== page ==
The Riga period in the life of Professor D.D. Grimm and his family

Coia S.A.


The article is dedicated to the scarcely studied problem of the presence of a well-known lawyer and professor David Davidovich Grimm (1864–1941) and his adopted son, MA of Arts in state law, assistant professor of Tartu University Ivan Davidovich Grimm in the capital of Latvia, Riga between 1937 and 1944. They left a noticeable mark on the cultural and social life of pre-revolutionary Russia and post-revolutionary emigration. At the same time, the «Riga period», especially its an initial part, is little known. The aim of the work is to try to fill this gap. For this, the author studied available historical sources and scholarly literature. Descriptive, logical and biographical research methods were used. The details of the private life of the Grimm family and their relatives in Riga through N.V. Grimm (nee Maslova, 1898–1943), as well as some details of the activities of I.D. Grimm in the leadership of the Baltic Orthodox Exarchate during the war is reflected. I.D. Grimm and his wife Natalia permanently settled in Riga in 1937. Since that time, D.D. Grimm also began to spend a lot of time in the capital of Latvia, but he permanently settled here only in the summer of 1940. However, neither one nor the other showed great public activity. The situation changed dramatically in 1940 when the Baltic countries were incorporated into the USSR. 1941 brought new changes – the beginning of the war between the USSR and Germany and the occupation of Latvia by the Nazis. D.D. Grimm and N.V. Grimm died during the war. I.D. Grimm in 1942–1944 was the head of the Exarch's Chancellery. In the summer of 1944 I.D. Grimm and his children were evacuated to the West. He spent the rest of his days in Australia.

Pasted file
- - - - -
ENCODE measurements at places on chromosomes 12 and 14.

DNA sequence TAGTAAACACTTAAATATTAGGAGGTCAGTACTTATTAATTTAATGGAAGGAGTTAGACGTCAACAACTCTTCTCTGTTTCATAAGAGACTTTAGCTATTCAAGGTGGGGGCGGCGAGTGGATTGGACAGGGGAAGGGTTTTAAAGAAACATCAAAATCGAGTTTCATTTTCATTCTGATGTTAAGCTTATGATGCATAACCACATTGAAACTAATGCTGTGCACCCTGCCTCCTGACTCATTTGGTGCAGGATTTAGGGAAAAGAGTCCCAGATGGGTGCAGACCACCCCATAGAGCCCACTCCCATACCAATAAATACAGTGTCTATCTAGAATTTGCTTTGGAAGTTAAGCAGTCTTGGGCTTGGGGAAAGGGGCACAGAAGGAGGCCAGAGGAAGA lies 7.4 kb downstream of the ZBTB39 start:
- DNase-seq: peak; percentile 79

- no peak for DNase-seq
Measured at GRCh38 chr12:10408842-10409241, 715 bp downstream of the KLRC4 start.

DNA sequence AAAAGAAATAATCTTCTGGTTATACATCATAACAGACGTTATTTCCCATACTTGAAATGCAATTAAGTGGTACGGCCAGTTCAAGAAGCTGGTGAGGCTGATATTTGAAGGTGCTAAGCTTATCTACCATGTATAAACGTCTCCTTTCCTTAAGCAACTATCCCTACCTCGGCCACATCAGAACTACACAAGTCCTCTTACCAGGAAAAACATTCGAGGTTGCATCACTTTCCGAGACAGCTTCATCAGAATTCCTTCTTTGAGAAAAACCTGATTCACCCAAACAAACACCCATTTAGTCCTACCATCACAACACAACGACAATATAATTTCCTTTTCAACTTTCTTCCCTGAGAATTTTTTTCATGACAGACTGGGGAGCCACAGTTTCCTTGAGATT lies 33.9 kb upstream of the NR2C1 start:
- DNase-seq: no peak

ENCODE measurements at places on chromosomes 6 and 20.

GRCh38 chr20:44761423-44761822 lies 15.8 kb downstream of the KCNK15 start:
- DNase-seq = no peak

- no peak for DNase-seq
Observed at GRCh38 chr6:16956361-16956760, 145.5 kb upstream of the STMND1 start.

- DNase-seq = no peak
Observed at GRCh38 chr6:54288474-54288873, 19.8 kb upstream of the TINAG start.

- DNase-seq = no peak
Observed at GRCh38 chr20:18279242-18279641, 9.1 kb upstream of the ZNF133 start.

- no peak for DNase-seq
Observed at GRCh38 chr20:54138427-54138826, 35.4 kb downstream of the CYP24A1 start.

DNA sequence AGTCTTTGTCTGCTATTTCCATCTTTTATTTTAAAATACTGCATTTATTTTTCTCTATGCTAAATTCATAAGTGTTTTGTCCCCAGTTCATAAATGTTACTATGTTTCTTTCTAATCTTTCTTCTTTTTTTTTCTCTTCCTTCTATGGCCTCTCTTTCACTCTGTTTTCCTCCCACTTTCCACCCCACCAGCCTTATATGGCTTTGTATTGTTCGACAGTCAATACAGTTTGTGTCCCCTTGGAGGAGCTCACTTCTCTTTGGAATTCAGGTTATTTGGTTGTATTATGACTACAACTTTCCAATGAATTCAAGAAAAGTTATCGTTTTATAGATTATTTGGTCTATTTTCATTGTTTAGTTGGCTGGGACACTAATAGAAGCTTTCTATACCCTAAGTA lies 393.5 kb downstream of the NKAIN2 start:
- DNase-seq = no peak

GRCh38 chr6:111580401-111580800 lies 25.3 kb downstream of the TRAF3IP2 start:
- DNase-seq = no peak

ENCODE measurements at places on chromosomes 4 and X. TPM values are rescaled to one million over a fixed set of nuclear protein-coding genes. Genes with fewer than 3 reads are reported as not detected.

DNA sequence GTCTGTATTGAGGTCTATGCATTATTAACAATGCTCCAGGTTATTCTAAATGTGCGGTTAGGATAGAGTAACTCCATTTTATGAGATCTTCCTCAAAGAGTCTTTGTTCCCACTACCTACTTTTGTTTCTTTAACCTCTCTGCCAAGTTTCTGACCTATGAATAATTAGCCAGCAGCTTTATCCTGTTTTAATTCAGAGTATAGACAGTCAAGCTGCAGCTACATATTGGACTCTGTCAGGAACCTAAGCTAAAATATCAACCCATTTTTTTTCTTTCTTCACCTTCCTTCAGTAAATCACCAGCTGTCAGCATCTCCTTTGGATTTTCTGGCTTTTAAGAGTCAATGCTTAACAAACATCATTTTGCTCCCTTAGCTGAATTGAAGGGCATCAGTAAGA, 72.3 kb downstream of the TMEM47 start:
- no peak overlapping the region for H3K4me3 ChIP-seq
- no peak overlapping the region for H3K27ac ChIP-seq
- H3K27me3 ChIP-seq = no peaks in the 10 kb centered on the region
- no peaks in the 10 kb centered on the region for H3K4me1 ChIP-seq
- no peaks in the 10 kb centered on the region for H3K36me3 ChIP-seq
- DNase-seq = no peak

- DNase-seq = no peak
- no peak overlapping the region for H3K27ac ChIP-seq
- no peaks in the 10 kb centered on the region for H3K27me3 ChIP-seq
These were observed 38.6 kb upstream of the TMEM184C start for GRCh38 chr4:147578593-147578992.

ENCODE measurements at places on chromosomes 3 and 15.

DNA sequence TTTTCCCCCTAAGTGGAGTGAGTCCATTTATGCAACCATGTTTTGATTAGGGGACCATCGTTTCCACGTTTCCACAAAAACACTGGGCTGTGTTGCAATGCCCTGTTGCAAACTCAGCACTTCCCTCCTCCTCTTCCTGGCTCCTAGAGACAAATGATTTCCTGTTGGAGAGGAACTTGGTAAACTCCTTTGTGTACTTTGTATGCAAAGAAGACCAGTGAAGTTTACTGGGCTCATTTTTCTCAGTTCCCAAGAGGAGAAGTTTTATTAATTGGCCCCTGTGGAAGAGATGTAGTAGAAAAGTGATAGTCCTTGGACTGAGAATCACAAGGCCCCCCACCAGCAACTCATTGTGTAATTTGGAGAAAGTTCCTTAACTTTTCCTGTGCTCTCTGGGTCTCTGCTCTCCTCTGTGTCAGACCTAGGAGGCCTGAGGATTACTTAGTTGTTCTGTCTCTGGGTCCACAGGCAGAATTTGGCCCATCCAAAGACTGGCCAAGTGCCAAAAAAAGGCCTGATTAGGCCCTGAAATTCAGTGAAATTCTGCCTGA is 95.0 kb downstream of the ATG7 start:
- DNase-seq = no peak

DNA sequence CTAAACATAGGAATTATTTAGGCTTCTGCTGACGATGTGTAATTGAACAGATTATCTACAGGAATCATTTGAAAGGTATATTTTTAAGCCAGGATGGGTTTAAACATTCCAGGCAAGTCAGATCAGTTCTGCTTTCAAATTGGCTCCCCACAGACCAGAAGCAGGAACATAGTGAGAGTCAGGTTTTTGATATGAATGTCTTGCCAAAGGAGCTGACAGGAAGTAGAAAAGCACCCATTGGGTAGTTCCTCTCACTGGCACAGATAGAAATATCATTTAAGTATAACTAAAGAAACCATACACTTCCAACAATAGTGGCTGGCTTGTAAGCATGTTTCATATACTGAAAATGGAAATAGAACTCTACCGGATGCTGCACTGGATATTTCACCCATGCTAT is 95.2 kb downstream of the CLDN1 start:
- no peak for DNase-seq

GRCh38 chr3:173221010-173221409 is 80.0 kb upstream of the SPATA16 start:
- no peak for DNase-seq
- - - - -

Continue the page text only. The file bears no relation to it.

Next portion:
D.D. Grimm; I.D. Grimm; emigration; Orthodoxy; exarchate; Orthodox Church; nationalization; World War II; occupation; Bolshevism.

DOI: 10.31249/rsm/2021.03.03

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